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Hotels in Plymouth
Most hotel accommodation we list have secure online booking, allowing you to make a booking instantly online at the click of a button,All bookings are fully maintained by a 128bit secure server, providing total booking protection on all your personal and credit card details. As well as a several pictures of the accommodation, Plymouth hotels with cheapest hotel deals. The Mildmay Retreat - Holbeton offers rooms from £45.00, whilst the 3 Star rated Best Western Duke Of Cornwall Hotel offers rooms from £62.10.
If you are searching for a quality Plymouth hotel with luxury rooms with quality furn? Or a quiet Plymouth Bed and Breakfast? Our accommodation guides offer information you need to find the hotels you are looking for to make the most of your stay in Europe. Our hotel database gives the information you need to find the right hotel, This accommodation directory of hotels also include bed and breakfasts, guesthouses, four and five star quality hotels including, cheap and discounted hotels.
Plymouth is a city of 246,000 inhabitants (est. 2005) in the southwest of England, or alternatively the Westcountry, and is situated within the traditional county of Devon. It is located at the mouths of the rivers Plym and Tamar and at the head of one of the world's largest and most spectacular natural harbours, the Plymouth Sound. The city has a rich maritime past and was once one of the two most important Royal Navy bases in the United Kingdom, a factor that made the city a prime target of the Luftwaffe during the Second World War. After the destruction of the dockyards and city centre in the blitz of 1941, Plymouth was rebuilt under the guidance of architect Patrick Abercrombie and is now one of the few remaining naval dockyards in the United Kingdom and the largest naval base in Western Europe. Important locations in the city include The Royal Citadel, Devonport Dockyard and The Barbican from where the Pilgrims left for the New World in 1620.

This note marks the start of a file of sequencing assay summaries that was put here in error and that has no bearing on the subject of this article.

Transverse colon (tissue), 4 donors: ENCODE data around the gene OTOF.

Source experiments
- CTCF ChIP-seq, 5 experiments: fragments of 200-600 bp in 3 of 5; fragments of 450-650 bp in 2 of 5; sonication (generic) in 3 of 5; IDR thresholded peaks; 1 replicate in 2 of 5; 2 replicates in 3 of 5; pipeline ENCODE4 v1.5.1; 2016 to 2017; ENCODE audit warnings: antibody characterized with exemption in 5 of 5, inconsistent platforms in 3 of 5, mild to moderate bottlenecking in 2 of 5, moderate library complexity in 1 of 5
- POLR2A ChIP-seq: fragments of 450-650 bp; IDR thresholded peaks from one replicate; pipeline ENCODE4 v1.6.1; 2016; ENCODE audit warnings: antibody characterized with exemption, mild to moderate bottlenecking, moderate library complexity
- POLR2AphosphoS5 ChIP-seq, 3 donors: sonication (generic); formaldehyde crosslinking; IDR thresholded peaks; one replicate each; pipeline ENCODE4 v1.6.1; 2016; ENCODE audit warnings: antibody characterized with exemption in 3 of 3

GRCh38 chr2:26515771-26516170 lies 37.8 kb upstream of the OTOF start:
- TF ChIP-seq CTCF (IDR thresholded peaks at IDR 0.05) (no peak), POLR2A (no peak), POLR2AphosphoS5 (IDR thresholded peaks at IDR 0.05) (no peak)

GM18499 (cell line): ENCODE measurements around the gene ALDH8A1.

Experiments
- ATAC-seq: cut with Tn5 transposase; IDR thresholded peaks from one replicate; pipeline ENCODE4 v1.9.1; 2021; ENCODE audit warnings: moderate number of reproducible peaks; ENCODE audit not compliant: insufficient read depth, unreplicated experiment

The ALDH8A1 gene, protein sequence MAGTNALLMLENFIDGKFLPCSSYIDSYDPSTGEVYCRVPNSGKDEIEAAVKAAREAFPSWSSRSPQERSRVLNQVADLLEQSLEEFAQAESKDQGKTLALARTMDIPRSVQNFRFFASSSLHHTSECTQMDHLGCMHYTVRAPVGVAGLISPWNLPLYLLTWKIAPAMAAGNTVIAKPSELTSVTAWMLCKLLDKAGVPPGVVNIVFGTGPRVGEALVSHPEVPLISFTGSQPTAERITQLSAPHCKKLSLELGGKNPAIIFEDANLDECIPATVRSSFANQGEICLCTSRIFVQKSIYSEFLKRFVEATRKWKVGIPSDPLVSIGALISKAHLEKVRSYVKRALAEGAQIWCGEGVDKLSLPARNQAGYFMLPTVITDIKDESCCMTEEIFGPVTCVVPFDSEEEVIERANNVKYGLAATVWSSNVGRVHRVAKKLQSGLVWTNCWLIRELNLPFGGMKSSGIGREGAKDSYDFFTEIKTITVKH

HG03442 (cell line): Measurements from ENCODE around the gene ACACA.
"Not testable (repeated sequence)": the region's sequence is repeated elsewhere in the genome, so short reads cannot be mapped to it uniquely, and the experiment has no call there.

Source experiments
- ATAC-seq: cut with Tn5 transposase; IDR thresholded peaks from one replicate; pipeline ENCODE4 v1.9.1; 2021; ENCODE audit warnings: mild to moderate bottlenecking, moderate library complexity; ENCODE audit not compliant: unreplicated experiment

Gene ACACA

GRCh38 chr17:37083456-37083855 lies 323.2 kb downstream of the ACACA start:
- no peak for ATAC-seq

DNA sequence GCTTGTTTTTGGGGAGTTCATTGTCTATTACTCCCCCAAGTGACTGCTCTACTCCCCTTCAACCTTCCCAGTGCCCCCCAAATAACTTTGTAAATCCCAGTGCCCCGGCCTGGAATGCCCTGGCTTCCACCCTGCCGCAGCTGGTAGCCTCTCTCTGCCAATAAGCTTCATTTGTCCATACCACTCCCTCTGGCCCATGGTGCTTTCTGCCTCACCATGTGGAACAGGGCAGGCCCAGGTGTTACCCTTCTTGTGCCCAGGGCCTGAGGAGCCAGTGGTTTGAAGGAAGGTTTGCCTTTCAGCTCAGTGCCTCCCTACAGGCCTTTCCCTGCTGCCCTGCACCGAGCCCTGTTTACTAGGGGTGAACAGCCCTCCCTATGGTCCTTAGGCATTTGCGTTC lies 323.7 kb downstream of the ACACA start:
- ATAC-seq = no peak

The earliest known settlement in Plymouth dates back to 1000 BC with a small iron age trading port located at Mount Batten in Plymstock. It is thought that tin was brought here from Dartmoor via the Plym and traded with the ancient Phoenicians. As part of the Roman Empire this same port continued to trade tin along with cattle and hides. The small port was later overshadowed by the rise of the fishing village of Sutton, whose name means 'south town'.